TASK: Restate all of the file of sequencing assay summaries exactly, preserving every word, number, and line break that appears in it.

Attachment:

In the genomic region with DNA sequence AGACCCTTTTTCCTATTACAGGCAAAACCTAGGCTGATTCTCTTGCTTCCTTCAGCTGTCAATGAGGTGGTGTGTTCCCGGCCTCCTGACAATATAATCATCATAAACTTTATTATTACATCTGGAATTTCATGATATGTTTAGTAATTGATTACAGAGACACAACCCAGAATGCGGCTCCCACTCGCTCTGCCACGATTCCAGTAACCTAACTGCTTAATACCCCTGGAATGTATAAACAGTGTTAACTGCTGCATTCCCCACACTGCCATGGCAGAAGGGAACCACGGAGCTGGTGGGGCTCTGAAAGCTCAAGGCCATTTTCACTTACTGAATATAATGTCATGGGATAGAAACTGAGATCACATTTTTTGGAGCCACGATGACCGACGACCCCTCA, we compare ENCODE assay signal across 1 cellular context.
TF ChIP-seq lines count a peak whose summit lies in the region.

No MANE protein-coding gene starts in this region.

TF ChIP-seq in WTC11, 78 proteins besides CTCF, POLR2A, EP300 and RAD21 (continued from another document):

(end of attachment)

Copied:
In the genomic region with DNA sequence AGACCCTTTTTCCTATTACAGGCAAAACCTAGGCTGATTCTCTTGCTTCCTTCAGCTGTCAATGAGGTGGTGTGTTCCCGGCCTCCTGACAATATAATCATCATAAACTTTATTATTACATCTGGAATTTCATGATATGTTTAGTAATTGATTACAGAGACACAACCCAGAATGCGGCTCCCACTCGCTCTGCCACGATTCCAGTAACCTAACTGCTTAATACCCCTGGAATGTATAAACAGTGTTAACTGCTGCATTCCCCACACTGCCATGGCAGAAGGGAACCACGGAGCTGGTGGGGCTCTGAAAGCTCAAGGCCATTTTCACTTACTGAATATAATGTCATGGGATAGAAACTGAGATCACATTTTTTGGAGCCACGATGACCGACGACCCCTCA, we compare ENCODE assay signal across 1 cellular context.
TF ChIP-seq lines count a peak whose summit lies in the region.

No MANE protein-coding gene starts in this region.

TF ChIP-seq in WTC11, 78 proteins besides CTCF, POLR2A, EP300 and RAD21 (continued from another document):